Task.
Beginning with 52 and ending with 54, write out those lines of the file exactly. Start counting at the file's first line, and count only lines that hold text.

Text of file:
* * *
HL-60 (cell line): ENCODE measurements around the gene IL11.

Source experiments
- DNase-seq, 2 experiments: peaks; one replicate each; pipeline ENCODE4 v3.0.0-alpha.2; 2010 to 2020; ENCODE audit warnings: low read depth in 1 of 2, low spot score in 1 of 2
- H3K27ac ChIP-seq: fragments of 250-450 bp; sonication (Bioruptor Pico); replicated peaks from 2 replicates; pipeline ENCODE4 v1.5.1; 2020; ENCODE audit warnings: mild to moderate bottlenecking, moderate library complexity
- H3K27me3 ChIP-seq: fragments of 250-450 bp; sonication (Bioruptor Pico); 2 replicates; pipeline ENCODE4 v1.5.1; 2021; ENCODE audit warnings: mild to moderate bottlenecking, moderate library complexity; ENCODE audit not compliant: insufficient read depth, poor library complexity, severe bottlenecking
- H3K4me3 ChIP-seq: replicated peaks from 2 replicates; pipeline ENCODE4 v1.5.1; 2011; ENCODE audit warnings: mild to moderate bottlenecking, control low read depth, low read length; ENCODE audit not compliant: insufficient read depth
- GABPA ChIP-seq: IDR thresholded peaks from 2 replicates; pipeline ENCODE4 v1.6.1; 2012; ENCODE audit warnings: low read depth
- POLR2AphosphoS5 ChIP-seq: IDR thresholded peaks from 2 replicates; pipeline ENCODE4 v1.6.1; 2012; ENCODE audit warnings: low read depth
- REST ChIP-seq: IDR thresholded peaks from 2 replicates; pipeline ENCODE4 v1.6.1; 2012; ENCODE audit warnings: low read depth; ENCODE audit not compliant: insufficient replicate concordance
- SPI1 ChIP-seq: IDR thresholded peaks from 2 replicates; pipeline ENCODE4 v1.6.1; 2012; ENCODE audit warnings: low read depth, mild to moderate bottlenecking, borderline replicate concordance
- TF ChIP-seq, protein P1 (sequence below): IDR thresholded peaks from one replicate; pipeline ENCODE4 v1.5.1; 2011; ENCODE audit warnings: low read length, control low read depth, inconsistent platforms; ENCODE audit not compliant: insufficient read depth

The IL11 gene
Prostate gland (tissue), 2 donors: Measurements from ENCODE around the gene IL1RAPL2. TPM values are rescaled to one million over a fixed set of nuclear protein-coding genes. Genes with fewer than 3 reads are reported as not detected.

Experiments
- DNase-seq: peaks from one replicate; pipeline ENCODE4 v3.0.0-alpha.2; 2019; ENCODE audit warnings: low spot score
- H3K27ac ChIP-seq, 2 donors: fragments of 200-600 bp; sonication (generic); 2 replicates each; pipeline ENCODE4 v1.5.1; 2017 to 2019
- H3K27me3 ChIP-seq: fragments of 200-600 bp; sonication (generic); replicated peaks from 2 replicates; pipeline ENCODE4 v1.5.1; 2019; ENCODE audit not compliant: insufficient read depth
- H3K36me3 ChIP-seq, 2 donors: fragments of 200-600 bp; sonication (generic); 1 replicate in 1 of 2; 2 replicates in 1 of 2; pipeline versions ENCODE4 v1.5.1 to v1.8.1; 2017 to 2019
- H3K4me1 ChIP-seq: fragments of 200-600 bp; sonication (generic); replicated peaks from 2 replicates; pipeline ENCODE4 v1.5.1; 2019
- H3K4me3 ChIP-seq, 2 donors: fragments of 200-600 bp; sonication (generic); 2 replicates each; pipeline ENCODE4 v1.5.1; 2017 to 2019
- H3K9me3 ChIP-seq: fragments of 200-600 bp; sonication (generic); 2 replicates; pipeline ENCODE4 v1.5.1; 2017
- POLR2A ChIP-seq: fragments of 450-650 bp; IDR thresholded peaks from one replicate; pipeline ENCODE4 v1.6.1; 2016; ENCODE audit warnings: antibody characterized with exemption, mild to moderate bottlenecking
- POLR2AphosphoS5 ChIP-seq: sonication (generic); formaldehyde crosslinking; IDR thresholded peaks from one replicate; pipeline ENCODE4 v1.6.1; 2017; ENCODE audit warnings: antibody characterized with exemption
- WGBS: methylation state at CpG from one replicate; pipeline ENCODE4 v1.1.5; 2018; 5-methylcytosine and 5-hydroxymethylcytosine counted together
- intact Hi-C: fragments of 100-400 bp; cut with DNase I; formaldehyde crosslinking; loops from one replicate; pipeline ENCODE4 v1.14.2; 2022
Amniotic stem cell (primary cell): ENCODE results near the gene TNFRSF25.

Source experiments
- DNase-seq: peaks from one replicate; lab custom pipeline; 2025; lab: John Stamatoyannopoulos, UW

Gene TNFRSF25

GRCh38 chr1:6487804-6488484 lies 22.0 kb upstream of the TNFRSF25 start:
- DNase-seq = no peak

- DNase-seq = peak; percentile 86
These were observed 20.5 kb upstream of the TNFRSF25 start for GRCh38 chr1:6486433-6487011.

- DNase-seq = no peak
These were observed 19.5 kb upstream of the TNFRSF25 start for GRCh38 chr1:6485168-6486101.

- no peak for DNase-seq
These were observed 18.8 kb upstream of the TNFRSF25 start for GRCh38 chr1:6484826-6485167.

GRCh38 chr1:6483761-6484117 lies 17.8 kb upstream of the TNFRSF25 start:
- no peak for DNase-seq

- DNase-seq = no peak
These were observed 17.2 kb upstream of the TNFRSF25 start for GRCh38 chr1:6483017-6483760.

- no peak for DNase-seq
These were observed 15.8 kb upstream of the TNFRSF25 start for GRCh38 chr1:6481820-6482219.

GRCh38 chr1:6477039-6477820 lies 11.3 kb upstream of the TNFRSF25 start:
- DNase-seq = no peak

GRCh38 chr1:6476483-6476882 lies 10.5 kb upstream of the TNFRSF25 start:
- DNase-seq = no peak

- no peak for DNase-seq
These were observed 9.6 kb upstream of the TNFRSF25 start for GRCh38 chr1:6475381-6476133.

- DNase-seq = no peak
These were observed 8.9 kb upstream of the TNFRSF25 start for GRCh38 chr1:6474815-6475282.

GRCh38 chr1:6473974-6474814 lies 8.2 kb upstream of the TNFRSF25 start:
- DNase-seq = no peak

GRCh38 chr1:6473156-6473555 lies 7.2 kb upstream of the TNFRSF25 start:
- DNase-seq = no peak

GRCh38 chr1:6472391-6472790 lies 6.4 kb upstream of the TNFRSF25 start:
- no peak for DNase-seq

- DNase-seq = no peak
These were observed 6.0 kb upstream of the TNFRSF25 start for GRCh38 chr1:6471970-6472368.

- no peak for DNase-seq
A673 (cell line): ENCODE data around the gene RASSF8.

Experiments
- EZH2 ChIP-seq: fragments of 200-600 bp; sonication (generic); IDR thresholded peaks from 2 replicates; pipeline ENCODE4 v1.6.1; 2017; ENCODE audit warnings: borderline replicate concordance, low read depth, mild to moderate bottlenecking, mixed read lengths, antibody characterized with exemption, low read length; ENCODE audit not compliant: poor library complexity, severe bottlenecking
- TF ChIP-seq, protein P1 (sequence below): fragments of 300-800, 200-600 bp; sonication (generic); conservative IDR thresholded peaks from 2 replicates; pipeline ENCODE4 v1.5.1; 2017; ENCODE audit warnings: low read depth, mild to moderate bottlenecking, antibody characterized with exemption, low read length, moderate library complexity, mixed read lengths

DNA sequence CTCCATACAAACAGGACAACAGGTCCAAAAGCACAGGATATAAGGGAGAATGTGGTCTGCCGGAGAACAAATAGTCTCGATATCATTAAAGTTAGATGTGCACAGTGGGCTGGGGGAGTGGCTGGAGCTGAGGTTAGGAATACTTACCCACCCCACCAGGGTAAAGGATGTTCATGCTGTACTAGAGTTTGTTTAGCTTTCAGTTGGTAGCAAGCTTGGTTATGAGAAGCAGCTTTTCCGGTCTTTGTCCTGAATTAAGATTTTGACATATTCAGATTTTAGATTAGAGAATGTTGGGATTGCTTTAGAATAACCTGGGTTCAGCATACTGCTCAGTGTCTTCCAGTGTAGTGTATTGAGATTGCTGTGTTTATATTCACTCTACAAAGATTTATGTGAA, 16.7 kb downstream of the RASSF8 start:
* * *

GRCh38 chr1:6473974-6474814 lies 8.2 kb upstream of the TNFRSF25 start:
- DNase-seq = no peak

GRCh38 chr1:6473156-6473555 lies 7.2 kb upstream of the TNFRSF25 start: